Spotify (SPOT  ) has made no secret about its ambition to be all things audio. Since 2019, the world's largest music service has ponied up hundreds of millions to snag exclusive rights to podcasts from Michelle Obama, Joe Rogan, and others. And now, with its recent acquisition of Betty Labs, makers of the Locker Room app, it seems Spotify wants to carve itself a corner in the emerging social audio space.

Social audio is basically talking. You log onto an app, find an interesting topic, go to a "room," and chat away. During the pandemic, Locker Room helped stand-in for the neighborhood sports bar. The app became a popular place for people to host watch parties and talk about their favorite teams.

The need for casual conversation also helped fuel the growth of competing apps like Clubhouse. Since its launch last March, the app has managed to pull in eight million users despite being iOS exclusive (AAPL  ) and invitation-only.

Social audio apps have risen as alternatives to watering holes, watering coolers, and even the stage during the pandemic era. Prominent cultural figures frequently turn to apps like Clubhouse to chat with and perform for their fans in real-time.

Social audio's ability to facilitate communication between creators and their fans has Spotify particularly excited. "The world already turns to us for music, podcasts and other unique audio experiences," said Gustav Söderström, Chief R&D Officer at Spotify, in a blogpost. "And this new live audio experience is a powerful complement that will enhance and extend the on-demand experience we provide today."

According to the Wall Street Journal, it's likely Spotify will relaunch the Locker Room app sometime in the coming months. In a blog post, Spotify described its plans to expand the Locker Room app to suit a broader range of creators and fans. Meanwhile, the relaunched app will likely include features that allow creators to record their live audio sessions and then upload these sessions onto Spotify in the form of podcasts.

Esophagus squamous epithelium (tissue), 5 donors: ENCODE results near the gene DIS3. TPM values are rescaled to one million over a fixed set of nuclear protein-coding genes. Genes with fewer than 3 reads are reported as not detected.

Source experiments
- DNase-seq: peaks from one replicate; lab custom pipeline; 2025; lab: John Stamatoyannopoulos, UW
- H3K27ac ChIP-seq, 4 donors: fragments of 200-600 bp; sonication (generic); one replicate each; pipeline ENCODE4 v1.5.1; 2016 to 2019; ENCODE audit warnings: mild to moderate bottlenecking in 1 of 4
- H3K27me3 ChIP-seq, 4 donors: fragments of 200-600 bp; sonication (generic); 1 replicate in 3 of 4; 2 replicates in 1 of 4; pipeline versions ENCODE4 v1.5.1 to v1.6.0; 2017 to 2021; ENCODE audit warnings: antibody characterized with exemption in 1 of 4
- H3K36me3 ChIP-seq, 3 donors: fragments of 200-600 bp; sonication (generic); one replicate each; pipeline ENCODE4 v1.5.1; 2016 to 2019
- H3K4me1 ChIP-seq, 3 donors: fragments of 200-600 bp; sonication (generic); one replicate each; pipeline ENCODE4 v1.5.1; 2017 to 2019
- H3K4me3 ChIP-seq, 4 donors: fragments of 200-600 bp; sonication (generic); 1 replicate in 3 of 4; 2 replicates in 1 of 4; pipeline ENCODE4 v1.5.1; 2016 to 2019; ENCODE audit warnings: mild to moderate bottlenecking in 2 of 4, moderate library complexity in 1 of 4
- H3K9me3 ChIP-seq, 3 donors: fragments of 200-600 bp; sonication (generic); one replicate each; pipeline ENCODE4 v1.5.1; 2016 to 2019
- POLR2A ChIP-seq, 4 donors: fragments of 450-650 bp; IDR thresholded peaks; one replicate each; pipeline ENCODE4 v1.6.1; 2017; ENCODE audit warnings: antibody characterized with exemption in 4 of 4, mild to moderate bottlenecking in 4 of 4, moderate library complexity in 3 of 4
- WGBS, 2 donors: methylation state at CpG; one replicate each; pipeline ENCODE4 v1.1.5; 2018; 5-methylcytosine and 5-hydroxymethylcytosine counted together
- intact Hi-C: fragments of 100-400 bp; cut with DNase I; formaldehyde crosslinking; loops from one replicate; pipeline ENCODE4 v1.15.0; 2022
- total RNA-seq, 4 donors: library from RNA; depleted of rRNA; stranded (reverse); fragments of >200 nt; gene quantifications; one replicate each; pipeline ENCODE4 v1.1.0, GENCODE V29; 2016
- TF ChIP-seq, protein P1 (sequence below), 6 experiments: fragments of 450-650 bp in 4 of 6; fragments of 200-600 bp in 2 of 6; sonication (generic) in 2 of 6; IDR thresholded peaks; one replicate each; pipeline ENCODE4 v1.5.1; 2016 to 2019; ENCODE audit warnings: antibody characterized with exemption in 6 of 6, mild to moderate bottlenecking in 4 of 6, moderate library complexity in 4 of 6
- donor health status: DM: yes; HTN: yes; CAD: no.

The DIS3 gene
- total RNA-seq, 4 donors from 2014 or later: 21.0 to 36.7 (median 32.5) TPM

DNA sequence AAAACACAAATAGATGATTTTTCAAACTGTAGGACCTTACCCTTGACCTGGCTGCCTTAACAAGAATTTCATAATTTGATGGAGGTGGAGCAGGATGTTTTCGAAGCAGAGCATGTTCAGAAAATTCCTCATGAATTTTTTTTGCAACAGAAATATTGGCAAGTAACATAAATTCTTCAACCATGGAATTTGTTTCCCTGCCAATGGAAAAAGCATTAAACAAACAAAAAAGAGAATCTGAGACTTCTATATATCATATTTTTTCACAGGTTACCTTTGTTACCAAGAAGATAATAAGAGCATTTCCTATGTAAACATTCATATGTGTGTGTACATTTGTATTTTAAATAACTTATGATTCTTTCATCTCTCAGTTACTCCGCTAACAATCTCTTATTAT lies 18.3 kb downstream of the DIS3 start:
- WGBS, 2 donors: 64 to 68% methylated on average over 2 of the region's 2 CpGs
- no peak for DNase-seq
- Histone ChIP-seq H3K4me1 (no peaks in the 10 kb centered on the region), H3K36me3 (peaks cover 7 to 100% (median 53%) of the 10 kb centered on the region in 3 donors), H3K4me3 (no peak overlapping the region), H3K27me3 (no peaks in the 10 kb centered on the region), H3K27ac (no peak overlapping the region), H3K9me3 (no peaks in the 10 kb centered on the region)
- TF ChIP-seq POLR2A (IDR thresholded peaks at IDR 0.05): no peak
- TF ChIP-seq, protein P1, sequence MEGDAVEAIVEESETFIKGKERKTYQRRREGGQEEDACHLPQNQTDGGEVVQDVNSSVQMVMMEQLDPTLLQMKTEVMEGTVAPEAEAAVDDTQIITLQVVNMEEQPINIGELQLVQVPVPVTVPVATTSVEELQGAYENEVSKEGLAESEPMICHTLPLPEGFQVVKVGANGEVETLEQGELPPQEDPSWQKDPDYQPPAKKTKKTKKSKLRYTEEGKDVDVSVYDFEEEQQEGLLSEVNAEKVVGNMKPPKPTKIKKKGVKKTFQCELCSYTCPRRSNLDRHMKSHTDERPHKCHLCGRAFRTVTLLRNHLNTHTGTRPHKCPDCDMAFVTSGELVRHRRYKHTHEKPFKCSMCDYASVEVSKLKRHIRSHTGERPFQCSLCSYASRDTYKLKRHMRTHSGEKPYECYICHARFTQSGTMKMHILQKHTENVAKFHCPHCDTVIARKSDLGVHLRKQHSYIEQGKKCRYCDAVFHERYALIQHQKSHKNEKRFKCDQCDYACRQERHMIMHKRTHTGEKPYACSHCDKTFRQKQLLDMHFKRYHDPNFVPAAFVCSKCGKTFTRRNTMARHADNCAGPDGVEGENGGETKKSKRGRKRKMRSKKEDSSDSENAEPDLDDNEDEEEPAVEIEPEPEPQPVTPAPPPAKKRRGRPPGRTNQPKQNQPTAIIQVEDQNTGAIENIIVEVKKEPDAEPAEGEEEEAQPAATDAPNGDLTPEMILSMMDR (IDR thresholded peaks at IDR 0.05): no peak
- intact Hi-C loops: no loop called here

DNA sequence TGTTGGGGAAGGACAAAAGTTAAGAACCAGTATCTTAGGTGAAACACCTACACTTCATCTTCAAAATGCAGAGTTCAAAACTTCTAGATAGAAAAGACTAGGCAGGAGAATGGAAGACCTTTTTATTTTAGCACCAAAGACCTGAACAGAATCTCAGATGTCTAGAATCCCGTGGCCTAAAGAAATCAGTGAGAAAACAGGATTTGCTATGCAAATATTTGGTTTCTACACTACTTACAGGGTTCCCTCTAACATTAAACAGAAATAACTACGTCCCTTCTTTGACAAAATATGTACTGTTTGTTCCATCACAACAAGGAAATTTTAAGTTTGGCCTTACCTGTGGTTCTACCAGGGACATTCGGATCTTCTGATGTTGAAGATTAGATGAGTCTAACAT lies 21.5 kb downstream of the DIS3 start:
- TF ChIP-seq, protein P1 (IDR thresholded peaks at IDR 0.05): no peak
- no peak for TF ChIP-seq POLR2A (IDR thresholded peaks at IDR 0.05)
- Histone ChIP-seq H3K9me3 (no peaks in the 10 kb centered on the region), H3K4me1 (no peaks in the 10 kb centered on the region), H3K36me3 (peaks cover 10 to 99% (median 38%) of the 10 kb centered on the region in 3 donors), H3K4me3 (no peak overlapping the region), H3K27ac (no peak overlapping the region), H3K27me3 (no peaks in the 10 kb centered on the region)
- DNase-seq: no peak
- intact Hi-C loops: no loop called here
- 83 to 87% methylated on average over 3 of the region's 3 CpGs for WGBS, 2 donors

Other capabilities envisioned by Spotify include, ask me anything (AMA) sessions with celebrities and prominent creators, live concerts and listening sessions with musicians, and real-time discussions with sports-casters during significant games.

Spotify's move into live audio makes sense, particularly considering the hundreds of millions the company spent coaxing creators onto its platform.

Said creators could leverage these new features to facilitate audience engagement through live conversations. Creators could even charge listeners to participate in these chats, giving them a whole new revenue source.

But another question looms over Locker Room's likely relaunch. Will Spotify try to use Locker Room to compete with other social audio apps like Clubhouse?

It seems unlikely. Given Spotify's past moves, it seems the companies main interest in Locker Room is to use its features to build relationships between creators and listeners.

Perhaps the more significant question facing Spotify, Locker Room, Clubhouse, and other social audio players is whether the extended Zoom (ZM  ) calls their apps facilitate will have staying power beyond the pandemic.

For Spotify, the answer seems to be, resounding yes.